APNED on the 72nd International Human Rights Day amid Global Health Crisis
“Reject the old normal! Recover better for the people and the planet!”
The 72nd year of international Human Rights Day is commemorated amid a global health crisis. COVID-19 is a zoonotic disease, a disease transferred from animals to humans potentially through habitat destruction from destructive activities such as deforestation, large-scale mining, large dams, and agribusiness plantations by big corporations and increased exposure through illegal wildlife trade.
The COVID-19 pandemic has triggered the global economy into recession and has been maximized by some governments to attack social movements and undermine human rights. Democratic spaces continue to shrink to pacify dissent to allow the continuous plunder of natural resources.
Consequently, the Global Witness report revealed that 2019 has the highest number of killings for land and environmental defenders. It was a bloody and violent year, with more than four people killed a week or 212 for the year with recorded killings in some parts of the region such as in the Philippines (43), India (6), Indonesia (3), and Cambodia (1). Alleged perpetrators include state forces, private armies, and criminal gangs. The pandemic is being weaponized to worsen the already worse state of human rights.
Environmental defenders have worked hard to protect the environment in the Asia-Pacific region which home to one of the world’s richest biodiversity with a lush mountain ranges, long coastlines, vast wetlands and oceans, fertile soil, and long and wide rivers, forests
Such natural resources come with a hefty price. It has attracted foreign investors and corporate plunderers that led to massive environmental destruction.
In some parts of the region, the impact of environmental degradation in communities and attacks against environmental defenders have been noted:
In Indonesia, environmental problems are triggered by many extractive investments, uncontrolled land conversion, and mismanagement of natural resources. The strengthened relationship between the company and government officials and law enforcement officers is the cause of environmental damage and human rights violation.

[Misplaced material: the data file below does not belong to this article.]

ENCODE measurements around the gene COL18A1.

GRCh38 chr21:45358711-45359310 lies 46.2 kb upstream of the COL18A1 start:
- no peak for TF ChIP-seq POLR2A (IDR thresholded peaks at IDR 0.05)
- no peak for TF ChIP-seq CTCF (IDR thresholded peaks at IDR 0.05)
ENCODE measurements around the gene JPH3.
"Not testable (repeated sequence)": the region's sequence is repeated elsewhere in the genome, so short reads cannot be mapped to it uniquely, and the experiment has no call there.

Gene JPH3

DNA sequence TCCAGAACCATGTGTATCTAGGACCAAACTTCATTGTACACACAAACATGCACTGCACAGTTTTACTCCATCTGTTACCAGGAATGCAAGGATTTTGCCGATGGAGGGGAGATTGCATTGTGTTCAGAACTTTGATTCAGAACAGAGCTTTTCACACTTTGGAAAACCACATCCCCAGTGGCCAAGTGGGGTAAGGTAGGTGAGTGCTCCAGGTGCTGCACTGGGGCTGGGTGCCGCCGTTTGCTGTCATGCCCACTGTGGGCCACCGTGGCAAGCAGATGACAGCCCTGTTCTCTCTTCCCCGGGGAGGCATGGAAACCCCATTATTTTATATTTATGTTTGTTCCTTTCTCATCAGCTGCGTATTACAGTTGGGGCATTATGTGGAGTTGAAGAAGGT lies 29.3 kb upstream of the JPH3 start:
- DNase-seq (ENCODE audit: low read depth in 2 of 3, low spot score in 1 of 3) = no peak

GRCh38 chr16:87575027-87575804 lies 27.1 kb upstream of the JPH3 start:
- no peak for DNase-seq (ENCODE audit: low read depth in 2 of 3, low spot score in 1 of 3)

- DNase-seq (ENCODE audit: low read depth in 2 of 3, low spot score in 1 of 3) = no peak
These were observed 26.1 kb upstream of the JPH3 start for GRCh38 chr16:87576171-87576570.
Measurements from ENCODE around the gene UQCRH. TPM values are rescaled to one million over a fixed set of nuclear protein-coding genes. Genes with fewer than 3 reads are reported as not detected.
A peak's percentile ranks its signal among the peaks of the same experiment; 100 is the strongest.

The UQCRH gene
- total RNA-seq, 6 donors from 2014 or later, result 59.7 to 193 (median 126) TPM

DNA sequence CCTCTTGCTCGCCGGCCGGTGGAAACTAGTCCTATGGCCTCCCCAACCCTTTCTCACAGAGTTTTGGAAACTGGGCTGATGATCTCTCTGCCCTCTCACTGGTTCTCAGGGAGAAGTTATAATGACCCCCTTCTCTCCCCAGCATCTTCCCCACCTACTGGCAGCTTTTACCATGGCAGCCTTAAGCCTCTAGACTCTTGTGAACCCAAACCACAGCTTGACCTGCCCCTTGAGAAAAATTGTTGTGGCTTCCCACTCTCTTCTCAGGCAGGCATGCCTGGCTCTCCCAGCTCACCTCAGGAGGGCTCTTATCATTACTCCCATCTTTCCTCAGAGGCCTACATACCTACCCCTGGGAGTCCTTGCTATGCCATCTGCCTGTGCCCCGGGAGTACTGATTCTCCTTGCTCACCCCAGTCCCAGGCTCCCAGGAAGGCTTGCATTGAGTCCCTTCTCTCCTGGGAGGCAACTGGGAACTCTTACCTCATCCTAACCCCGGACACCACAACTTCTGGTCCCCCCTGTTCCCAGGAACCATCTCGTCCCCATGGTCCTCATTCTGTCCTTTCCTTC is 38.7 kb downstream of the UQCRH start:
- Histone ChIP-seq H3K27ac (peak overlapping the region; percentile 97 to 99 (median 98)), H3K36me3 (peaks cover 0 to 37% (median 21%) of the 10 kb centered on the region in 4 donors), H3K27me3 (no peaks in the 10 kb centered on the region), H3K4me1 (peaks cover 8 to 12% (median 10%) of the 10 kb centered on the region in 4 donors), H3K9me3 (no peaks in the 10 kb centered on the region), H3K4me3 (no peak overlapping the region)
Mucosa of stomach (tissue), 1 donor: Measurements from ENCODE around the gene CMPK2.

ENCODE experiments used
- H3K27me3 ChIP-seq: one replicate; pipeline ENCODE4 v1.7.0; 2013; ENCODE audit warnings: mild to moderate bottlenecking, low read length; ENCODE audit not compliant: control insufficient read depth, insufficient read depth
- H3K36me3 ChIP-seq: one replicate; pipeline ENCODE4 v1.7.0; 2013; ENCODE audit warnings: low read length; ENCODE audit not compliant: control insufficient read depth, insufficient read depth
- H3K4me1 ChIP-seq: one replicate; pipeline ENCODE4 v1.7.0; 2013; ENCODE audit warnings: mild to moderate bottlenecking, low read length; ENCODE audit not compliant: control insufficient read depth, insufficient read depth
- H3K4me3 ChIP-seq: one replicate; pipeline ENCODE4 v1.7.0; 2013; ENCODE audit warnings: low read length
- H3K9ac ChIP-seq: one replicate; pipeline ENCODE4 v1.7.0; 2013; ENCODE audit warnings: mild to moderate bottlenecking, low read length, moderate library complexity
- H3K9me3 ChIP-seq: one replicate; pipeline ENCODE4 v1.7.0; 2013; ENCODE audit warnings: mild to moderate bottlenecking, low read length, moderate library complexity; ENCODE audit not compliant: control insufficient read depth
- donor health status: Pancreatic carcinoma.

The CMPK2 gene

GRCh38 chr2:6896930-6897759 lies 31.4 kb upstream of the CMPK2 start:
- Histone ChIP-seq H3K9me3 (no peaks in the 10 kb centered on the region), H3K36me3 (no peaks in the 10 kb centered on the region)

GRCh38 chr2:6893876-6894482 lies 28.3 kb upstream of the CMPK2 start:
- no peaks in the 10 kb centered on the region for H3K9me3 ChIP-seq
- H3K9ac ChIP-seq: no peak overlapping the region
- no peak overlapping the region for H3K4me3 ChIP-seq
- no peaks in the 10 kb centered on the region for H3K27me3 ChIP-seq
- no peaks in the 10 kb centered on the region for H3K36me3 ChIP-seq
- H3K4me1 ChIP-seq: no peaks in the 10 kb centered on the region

In Myanmar, extreme biodiversity loss and damages were triggered by corporate activities. Rural peoples and communities are at receiving end of such actions. In July 2020, Myanmar witnessed the worst mining accident in years; the Hpakant Jade mine disaster in July 2020 has killed 174 miners while 100 remains missing.
In India, 13 protesters have been killed allegedly by the police in 2018, known as the Thoothukudi massacre. A copper smelting plant by Sterlite Copper subsidiary of Vedanta Resources was at the protest’s receiving end. The company has reportedly been causing pollution.
In the Philippines, the management of protected areas in Palawan, considered as the last frontier, remains a challenge. Forest rangers who are at the frontlines of environmental defense have been killed. Many others have experienced red-tagging or terror-tagging allegedly which are then followed by different forms of attacks.
These have affected the poorest sectors the most — fisherfolk, farmers, indigenous people, and even the urban poor — through massive flooding, loss of homes, livelihood and income, food insecurity, health hazards, and the overall worsening of poverty.
The Asia Pacific Network of Environmental Defenders (APNED) joins the public clamor in rejecting the business-as-usual natural resource utilization and environmental degradation that have caused the pandemic. In addition, we resound the call to seek justice and accountability not only for environmental destruction, but also for the different forms of attacks on environmental defenders.
APNED enjoins individuals, civil society groups, and peoples’ organizations in the region to continuously assert the principles of solidarity, social transformation, ecological justice as the front and center of the “new normal” to “recover better” for the people and the planet.